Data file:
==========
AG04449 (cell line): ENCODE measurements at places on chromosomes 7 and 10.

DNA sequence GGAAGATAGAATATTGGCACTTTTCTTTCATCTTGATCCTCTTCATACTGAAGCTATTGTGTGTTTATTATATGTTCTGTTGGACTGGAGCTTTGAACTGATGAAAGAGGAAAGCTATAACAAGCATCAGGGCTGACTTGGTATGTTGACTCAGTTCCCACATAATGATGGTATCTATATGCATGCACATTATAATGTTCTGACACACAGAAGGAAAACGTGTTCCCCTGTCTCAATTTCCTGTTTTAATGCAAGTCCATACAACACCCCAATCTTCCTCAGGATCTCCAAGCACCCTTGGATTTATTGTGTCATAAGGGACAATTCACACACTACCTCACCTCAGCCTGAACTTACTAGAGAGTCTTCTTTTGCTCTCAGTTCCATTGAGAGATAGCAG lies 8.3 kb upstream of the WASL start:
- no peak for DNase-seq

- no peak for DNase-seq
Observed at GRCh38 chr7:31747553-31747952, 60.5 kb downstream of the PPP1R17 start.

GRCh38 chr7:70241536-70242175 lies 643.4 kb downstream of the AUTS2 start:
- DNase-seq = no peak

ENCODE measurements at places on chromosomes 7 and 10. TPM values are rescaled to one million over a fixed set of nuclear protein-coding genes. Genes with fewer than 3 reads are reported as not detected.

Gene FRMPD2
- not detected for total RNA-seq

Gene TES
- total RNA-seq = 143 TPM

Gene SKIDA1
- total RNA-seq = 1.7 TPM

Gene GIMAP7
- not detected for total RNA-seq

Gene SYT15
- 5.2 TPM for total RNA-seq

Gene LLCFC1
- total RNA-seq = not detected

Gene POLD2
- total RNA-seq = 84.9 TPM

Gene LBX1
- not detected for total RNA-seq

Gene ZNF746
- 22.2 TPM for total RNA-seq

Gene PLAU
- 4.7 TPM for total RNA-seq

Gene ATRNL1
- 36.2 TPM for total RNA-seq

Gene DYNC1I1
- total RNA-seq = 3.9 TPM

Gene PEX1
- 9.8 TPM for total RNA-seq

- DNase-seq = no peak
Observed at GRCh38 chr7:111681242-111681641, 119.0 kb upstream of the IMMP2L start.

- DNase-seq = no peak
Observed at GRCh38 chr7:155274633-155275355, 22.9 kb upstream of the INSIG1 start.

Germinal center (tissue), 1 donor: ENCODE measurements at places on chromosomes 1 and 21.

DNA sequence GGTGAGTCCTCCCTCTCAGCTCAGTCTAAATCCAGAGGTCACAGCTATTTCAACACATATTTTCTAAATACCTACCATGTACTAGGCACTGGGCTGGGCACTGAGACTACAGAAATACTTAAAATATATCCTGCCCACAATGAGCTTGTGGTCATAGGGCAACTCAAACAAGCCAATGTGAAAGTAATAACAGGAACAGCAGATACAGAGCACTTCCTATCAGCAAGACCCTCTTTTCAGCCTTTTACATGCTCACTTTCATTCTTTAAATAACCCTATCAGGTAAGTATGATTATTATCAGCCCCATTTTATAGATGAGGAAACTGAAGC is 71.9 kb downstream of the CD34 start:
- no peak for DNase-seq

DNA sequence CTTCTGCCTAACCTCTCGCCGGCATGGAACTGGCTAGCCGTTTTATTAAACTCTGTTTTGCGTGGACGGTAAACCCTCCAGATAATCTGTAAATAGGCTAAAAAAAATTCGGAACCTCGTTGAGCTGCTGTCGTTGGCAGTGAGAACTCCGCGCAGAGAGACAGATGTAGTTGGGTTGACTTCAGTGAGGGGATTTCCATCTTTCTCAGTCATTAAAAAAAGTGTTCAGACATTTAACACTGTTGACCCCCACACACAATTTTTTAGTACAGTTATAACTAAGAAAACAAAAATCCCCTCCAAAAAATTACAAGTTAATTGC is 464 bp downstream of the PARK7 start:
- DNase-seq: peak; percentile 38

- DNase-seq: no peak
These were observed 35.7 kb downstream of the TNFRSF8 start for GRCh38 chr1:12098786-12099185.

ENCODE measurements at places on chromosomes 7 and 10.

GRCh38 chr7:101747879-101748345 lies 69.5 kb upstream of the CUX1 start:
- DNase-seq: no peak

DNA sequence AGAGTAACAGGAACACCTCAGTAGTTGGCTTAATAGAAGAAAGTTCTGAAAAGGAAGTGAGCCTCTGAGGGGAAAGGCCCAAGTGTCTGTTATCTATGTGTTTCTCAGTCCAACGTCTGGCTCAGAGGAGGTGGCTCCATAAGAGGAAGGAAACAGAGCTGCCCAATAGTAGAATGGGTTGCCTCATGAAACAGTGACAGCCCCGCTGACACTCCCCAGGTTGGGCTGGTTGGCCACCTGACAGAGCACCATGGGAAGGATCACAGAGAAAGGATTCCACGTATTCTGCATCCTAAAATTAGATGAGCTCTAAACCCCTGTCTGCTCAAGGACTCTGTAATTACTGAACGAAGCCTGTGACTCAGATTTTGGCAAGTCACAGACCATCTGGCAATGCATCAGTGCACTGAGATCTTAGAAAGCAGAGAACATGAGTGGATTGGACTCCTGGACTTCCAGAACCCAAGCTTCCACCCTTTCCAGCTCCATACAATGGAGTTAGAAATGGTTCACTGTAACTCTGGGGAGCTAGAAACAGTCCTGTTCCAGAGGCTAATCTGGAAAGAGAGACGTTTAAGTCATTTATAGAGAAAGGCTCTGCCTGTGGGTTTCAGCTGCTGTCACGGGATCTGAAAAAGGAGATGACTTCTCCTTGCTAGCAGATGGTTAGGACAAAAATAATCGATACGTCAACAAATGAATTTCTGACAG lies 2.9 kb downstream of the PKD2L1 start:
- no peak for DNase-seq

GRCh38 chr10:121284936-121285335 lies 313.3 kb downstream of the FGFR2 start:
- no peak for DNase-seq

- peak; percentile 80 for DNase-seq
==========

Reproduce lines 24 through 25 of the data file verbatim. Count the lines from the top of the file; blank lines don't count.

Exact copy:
- not detected for total RNA-seq

Gene ZNF746